“The Man with the Hoe”

The Universalist poet Edwin Markham wrote the poem below; he first presented it at a public reading in 1898, and it was first published in the San Francisco Examiner on 15 January 15 1899. The poem was republished many times thereafter, and reportedly earned Markham a quarter of a million dollars over his lifetime.1 When you read it, you’ll see that it is a poem based on the Universalist notion of the supreme worth of every human being.

In the early 20th century, Markham moved to Staten Island, New York, where he lived on Waters Ave.,1 not far from where my father lived at that time. My father still remembers Markham’s visit his elementary school. Markham lived in Staten Island until his death in 1940.

The Man with the Hoe

Written after seeing Millet’s World-Famous Painting
     God made man in His own image,
     in the image of God made He him. — Genesis.

Bowed by the weight of centuries he leans
Upon his hoe and gazes on the ground,
The emptiness of ages in his face,
And on his back the burden of the world.
Who made him dead to rapture and despair,—
A thing that grieves not and that never hopes,
Stolid and stunned, a brother to the ox?
Who loosened and let down this brutal jaw?
Whose was the hand that slanted back this brow?
Whose breath blew out the light within this brain?
Is this the Thing the Lord God made and gave
To have dominion over sea and land;
To trace the stars and search the heavens for power;
To feel the passion of Eternity?
Is this the Dream He dreamed who shaped the suns
And marked their ways upon the ancient deep?
Down all the stretch of Hell to its last gulf
There is no shape more terrible than this —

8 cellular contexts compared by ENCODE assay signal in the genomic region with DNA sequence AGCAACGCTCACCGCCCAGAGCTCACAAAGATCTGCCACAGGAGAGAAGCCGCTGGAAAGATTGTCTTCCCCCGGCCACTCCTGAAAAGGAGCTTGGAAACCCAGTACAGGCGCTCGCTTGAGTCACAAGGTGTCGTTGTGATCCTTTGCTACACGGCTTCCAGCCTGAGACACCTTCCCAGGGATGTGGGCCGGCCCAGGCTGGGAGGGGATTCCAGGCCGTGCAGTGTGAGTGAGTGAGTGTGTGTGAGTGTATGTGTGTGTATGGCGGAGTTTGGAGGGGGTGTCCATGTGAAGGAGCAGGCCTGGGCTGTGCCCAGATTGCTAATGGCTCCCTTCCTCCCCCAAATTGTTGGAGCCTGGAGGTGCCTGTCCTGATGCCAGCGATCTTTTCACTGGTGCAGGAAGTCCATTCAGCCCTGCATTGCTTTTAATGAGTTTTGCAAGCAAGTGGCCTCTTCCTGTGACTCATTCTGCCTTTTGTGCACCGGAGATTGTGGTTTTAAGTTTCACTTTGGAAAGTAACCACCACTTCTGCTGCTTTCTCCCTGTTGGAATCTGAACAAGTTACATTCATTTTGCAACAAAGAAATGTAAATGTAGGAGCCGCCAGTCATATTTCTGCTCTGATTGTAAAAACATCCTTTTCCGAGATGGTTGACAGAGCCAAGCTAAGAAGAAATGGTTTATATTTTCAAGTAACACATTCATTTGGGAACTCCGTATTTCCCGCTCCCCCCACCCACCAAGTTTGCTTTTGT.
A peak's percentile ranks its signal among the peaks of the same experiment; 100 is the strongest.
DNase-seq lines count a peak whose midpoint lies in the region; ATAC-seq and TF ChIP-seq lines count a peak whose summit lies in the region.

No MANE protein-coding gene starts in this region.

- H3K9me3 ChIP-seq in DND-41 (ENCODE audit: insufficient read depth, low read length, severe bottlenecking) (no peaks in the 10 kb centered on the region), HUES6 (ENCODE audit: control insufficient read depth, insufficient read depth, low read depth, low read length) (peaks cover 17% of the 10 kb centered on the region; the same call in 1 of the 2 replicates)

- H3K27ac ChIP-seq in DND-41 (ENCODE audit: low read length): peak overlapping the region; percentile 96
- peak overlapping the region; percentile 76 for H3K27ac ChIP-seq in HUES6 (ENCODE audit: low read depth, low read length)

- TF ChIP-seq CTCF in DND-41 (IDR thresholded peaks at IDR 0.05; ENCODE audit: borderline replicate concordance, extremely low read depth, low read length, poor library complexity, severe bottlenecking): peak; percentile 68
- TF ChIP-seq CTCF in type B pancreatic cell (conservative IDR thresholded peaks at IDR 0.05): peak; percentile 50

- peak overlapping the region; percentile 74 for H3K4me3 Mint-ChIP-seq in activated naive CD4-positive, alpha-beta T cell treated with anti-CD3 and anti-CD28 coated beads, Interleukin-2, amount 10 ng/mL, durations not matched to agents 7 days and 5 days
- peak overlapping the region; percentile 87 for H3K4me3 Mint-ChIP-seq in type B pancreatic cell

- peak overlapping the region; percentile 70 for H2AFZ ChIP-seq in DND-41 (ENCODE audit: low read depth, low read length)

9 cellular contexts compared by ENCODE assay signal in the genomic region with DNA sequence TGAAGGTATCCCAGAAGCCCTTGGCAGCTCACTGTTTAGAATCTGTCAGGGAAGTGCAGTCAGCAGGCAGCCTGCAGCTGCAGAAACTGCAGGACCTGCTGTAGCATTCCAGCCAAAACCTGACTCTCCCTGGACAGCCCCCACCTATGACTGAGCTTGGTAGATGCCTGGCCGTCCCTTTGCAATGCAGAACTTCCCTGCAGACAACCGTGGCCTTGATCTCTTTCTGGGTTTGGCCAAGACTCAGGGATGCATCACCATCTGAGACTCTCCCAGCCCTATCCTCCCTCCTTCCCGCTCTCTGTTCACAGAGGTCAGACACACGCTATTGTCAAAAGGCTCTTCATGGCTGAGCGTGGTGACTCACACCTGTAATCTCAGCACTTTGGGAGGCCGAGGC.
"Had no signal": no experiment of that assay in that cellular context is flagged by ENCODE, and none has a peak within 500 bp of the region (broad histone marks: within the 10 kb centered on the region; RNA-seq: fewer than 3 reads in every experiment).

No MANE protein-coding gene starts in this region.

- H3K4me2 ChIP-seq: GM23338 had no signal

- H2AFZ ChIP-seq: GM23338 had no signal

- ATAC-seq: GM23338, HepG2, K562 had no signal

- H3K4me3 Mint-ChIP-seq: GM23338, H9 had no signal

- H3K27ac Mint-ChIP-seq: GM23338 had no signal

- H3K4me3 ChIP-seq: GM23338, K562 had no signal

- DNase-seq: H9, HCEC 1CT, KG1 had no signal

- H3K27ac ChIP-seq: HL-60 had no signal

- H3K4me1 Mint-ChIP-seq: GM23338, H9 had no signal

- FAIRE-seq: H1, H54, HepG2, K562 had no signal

More tongued with censure of the world’s blind greed—
More filled with signs and portents for the soul—
More fraught with menace to the universe.

What gulfs between him and the seraphim!
Slave of the wheel of labor, what to him
Are Plato and the swing of Pleiades?
What the long reaches of the peaks of song,
The rift of dawn, the reddening of the rose?
Through this dread shape the suffering ages look;
Time’s tragedy is in that aching stoop;
Through this dread shape humanity betrayed,
Plundered, profaned and disinherited,
Cries protest to the Judges of the World,
A protest that is also prophecy.

O masters, lords and rulers in all lands,
Is this the handiwork you give to God,
This monstrous thing distorted and soul-quenched?
How will you ever straighten up this shape;
Touch it again with immortality;
Give back the upward looking and the light;
Rebuild in it the music and the dream;
Make right the immemorial infamies,
Perfidious wrongs, immedicable woes?

O masters, lords and rulers in all lands,
How will the Future reckon with this Man?
How answer his brute question in that hour
When whirlwinds of rebellion shake the world?
How will it be with kingdoms and with kings—
With those who shaped him to the thing he is—
When this dumb Terror shall reply to God,
After the silence of the centuries?

1 thought on ““The Man with the Hoe”

  1. Dad

    Yes, I remember when he came to read his poetry to the assembled students in PS 30, the elementary school I attended in Westerleigh on Staten Island. It must have been about 1936 or 1937. He lived in one of the older houses of the neighborhood, which was of the style of the late 1800’s. Westerleigh was originally established as Prohibition Park, and most of the streets were named after prominent leaders of the temperance movement. (Demorest, Nealdow, Livermore, Fiske, Wooley, Wardwell, Bidwell, Waters are street names I can remember). During the 1930’s we lived in houses my parents rented on Demorest and Livermore Avenues.
    The book “Staten Island” by Dorothy Valentine Smith gives more information.
    Thank you for reminding me of these memories.

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